Here’s my $0.02. It’s good as syntax sugar for specific cases, but it’s basically a FILTER construct in Groucho glasses. And writing it out the long way let’s you add more than one matching condition. I use it, but if it disappeared tomorrow, I wouldn’t miss it.
Here’s an example from a recent forum response where I did a lookup with 3 matching conditions. If the solution required only one, I could have used LOOKUPVALUE as a substitute.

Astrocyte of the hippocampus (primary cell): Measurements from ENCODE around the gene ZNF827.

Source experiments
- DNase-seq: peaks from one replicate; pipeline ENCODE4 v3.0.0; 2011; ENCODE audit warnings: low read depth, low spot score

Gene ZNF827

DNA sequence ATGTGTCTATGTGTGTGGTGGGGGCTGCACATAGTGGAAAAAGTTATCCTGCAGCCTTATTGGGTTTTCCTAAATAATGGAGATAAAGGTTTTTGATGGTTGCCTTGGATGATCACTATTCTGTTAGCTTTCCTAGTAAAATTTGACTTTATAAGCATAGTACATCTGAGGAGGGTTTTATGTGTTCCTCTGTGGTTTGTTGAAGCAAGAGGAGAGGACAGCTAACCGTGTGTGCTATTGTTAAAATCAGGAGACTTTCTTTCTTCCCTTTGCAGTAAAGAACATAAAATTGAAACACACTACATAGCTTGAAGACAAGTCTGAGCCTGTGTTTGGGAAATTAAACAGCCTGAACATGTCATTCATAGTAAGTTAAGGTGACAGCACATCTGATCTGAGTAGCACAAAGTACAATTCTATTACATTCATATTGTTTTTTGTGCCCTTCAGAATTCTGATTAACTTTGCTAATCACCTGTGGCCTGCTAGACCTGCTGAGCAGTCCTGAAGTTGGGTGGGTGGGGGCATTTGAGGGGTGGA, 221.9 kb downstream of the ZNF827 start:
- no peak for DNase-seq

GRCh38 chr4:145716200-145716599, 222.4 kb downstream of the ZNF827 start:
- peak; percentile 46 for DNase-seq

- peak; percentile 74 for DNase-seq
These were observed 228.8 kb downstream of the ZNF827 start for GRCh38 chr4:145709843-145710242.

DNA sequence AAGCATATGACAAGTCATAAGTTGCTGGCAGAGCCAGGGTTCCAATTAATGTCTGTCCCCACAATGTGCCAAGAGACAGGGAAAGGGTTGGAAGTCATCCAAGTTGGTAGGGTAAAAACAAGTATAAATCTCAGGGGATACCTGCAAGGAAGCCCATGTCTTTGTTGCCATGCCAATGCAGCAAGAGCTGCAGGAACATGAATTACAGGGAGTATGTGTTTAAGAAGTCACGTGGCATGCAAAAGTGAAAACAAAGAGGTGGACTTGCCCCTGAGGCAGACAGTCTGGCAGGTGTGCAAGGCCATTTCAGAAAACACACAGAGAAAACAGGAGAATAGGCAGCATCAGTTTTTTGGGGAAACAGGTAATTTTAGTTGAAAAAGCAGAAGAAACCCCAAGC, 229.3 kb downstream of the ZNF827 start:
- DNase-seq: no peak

Rate Lookup =
VAR SelStaff = SELECTEDVALUE( Hours_Worked[Staff ID] )
VAR SelCat = SELECTEDVALUE( Hours_Worked[Category] )
VAR SelDate = SELECTEDVALUE( Hours_Worked[WeekEndingFriday] )
VAR FindRow =
ALL( Rate_Data ),
Rate_Data[Staff_ID] = SelStaff &&
Rate_Data[Category] = SelCat &&
Rate_Data[rate_activefrom] <= SelDate &&
Rate_Data[rate_expired_on] >= SelDate
VAR Result =
MAXX( FindRow, Rate_Data[Hourly Rate] )
I think of it a lot like 90% of the time intelligence functions - helpful shorthand conveniences, but basically unnecessary.